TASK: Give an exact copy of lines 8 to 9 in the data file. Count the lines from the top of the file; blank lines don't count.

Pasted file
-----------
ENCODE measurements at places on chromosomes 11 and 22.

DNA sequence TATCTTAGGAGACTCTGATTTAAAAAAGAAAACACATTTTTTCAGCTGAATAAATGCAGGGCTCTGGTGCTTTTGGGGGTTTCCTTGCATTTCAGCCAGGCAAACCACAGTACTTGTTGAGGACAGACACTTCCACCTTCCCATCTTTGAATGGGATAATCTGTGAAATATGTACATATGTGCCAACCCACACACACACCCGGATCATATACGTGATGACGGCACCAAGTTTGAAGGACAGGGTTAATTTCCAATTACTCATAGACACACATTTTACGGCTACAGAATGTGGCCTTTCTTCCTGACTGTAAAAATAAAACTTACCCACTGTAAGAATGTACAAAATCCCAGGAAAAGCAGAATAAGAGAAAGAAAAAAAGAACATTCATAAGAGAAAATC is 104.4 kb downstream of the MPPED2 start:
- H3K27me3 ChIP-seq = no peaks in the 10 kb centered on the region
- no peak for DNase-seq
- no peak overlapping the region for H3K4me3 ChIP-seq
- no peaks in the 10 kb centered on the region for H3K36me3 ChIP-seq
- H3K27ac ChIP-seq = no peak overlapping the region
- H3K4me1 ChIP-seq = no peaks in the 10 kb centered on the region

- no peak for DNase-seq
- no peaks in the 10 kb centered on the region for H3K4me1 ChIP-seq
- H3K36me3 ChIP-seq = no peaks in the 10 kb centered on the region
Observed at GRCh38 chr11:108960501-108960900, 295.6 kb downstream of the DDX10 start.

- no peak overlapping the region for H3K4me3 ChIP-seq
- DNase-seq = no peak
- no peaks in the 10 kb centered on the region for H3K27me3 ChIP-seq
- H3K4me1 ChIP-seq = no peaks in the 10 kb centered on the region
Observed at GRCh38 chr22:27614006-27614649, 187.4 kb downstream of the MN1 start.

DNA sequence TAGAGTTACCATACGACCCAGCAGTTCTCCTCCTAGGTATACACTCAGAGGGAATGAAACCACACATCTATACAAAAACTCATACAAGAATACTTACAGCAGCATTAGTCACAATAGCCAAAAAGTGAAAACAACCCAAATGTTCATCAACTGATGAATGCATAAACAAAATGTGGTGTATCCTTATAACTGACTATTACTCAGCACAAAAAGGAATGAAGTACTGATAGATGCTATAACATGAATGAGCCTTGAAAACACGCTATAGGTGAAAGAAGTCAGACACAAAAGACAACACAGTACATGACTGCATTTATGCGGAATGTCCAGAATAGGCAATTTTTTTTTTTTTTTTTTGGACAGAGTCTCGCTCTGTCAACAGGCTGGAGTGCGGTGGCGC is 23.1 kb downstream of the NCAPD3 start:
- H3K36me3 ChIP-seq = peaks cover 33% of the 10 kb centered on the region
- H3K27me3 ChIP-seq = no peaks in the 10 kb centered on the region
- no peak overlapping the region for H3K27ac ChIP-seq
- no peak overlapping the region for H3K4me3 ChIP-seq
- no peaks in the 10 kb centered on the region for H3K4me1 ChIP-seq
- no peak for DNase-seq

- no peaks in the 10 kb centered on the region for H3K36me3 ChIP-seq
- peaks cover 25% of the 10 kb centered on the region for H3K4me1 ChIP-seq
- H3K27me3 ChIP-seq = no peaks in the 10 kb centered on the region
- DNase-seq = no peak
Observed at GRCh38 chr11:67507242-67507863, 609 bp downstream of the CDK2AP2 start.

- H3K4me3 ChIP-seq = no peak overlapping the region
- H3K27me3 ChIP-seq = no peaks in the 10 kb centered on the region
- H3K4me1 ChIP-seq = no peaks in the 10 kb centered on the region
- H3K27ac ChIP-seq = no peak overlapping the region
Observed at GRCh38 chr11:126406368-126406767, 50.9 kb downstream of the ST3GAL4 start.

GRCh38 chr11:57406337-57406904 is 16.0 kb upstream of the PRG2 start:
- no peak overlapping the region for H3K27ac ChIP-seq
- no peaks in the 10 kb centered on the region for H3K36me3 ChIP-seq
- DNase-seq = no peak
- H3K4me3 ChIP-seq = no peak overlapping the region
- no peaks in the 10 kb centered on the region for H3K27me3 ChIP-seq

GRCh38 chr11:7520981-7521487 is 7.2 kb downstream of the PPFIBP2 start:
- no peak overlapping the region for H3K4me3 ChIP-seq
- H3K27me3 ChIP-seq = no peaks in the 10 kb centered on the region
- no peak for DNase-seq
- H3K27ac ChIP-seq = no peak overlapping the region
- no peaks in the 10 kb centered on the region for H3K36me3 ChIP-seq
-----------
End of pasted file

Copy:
- H3K4me1 ChIP-seq = no peaks in the 10 kb centered on the region

- no peak for DNase-seq